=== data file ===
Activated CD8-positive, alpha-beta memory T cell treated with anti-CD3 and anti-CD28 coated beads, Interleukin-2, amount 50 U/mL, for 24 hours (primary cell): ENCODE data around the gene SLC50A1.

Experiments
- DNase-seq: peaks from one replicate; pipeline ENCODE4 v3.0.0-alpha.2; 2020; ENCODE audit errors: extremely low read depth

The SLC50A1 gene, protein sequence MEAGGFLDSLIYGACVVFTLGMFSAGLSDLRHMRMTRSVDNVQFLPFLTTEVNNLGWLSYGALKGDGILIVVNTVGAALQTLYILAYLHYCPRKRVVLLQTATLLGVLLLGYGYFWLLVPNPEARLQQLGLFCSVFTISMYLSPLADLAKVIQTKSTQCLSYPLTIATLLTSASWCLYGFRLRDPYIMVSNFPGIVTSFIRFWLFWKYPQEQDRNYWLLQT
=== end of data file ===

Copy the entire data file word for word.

Activated CD8-positive, alpha-beta memory T cell treated with anti-CD3 and anti-CD28 coated beads, Interleukin-2, amount 50 U/mL, for 24 hours (primary cell): ENCODE data around the gene SLC50A1.

Experiments
- DNase-seq: peaks from one replicate; pipeline ENCODE4 v3.0.0-alpha.2; 2020; ENCODE audit errors: extremely low read depth

The SLC50A1 gene, protein sequence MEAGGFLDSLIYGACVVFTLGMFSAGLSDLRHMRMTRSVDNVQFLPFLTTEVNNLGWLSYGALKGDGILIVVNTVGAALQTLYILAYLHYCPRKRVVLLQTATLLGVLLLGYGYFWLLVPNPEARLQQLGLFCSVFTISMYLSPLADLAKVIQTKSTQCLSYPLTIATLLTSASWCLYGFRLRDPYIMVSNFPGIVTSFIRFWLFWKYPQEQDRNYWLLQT